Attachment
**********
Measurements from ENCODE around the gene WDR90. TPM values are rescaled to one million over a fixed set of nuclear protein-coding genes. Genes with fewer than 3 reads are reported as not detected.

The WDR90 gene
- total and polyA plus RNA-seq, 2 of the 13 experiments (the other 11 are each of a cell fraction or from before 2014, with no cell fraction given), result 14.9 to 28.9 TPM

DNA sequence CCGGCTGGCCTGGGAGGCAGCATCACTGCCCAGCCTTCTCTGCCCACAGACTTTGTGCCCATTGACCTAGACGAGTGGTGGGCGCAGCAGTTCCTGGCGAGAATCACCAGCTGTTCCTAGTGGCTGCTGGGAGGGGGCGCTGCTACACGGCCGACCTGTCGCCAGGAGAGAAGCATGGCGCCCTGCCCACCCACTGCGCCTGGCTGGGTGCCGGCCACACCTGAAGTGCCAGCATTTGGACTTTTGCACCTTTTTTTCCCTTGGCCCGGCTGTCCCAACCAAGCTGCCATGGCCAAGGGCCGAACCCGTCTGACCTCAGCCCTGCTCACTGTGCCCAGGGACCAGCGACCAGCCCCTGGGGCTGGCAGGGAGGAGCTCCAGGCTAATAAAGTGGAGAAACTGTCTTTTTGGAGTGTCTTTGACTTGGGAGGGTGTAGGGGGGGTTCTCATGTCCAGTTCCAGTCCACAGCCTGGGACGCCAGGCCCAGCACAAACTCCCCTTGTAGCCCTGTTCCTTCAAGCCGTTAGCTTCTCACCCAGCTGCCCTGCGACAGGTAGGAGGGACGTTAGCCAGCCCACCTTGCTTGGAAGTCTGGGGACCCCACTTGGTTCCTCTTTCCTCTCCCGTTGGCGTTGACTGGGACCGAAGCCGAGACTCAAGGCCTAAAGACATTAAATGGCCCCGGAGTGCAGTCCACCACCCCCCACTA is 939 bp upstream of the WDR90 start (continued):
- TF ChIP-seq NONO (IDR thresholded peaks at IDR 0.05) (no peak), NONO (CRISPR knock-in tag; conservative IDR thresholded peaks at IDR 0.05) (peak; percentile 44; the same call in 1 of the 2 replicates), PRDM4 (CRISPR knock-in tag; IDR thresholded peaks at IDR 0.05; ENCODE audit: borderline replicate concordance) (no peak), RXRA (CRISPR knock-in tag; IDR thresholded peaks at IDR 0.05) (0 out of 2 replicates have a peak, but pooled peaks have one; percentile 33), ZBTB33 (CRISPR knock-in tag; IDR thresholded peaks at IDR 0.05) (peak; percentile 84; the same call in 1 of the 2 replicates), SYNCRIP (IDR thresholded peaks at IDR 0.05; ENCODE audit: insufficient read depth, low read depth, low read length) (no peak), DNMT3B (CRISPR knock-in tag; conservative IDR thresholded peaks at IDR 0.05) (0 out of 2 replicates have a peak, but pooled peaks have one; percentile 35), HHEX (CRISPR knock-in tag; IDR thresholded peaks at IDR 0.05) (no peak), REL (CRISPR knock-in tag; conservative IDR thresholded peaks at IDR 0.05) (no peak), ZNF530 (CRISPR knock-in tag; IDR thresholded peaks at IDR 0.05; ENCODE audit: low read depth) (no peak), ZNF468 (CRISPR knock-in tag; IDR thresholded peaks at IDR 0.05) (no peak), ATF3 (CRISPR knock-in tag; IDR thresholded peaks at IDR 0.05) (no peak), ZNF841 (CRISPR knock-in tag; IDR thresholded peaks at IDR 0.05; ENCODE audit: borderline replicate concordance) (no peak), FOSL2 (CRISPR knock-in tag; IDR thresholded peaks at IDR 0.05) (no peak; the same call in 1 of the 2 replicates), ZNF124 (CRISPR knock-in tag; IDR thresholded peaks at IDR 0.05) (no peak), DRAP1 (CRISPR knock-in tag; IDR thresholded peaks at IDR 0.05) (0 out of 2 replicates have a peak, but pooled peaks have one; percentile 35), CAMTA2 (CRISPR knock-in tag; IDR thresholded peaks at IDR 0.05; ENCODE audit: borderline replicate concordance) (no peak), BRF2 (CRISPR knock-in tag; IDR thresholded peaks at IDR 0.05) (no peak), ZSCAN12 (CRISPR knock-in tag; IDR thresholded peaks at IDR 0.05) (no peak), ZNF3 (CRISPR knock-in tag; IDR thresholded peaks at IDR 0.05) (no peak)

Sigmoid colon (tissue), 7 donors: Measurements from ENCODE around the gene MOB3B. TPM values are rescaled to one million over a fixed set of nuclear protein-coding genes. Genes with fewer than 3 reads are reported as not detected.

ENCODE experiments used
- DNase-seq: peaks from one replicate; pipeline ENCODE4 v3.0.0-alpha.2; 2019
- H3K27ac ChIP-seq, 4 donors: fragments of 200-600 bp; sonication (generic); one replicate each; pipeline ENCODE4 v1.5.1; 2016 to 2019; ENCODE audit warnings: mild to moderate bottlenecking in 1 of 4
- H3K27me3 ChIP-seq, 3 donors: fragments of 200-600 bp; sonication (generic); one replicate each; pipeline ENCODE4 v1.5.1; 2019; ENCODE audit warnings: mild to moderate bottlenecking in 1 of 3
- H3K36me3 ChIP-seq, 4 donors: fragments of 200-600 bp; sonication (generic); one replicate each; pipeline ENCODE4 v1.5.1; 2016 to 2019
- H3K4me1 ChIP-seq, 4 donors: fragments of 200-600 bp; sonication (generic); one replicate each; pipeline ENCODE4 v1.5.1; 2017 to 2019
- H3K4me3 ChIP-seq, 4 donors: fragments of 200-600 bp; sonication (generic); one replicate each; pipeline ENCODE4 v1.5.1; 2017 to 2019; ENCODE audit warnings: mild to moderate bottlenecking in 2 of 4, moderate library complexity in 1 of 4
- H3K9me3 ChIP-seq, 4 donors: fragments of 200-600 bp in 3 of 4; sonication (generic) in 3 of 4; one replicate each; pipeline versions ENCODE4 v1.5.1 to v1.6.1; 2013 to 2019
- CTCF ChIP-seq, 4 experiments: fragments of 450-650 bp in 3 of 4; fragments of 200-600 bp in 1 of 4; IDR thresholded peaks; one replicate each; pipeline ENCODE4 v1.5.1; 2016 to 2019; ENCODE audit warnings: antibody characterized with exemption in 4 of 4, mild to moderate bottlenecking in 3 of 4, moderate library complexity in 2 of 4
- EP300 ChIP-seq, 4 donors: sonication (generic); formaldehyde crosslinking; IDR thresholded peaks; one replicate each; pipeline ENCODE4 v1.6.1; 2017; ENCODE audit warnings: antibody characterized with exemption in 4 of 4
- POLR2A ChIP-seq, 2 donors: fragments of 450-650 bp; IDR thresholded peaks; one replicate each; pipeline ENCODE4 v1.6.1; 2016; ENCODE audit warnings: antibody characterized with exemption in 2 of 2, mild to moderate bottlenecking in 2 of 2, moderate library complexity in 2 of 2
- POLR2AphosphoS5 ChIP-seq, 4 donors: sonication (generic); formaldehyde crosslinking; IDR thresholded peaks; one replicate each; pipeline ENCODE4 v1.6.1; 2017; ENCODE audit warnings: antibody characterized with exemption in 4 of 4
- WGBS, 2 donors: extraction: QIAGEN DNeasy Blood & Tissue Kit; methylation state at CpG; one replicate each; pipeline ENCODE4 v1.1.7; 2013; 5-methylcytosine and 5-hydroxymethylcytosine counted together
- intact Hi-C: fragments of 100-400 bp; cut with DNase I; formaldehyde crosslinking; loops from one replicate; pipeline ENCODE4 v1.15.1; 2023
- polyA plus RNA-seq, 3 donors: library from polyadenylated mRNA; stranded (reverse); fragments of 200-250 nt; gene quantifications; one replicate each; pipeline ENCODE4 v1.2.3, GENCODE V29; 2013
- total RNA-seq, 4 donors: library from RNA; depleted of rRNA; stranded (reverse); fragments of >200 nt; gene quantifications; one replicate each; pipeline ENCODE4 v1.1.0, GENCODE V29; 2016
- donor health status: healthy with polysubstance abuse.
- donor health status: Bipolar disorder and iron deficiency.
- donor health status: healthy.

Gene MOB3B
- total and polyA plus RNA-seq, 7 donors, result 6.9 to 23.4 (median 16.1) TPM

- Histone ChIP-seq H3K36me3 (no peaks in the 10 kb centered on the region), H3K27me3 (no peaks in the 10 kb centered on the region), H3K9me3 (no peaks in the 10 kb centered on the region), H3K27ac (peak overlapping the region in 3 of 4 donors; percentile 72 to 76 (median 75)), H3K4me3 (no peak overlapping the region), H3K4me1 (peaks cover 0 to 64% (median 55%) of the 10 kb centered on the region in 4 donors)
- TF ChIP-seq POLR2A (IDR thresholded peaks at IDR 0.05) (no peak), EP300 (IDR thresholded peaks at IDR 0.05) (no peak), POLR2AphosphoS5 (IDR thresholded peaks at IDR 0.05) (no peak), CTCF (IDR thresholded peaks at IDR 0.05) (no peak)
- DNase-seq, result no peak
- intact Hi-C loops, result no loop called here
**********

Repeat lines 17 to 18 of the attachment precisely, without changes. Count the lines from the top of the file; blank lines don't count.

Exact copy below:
- POLR2A ChIP-seq, 2 donors: fragments of 450-650 bp; IDR thresholded peaks; one replicate each; pipeline ENCODE4 v1.6.1; 2016; ENCODE audit warnings: antibody characterized with exemption in 2 of 2, mild to moderate bottlenecking in 2 of 2, moderate library complexity in 2 of 2
- POLR2AphosphoS5 ChIP-seq, 4 donors: sonication (generic); formaldehyde crosslinking; IDR thresholded peaks; one replicate each; pipeline ENCODE4 v1.6.1; 2017; ENCODE audit warnings: antibody characterized with exemption in 4 of 4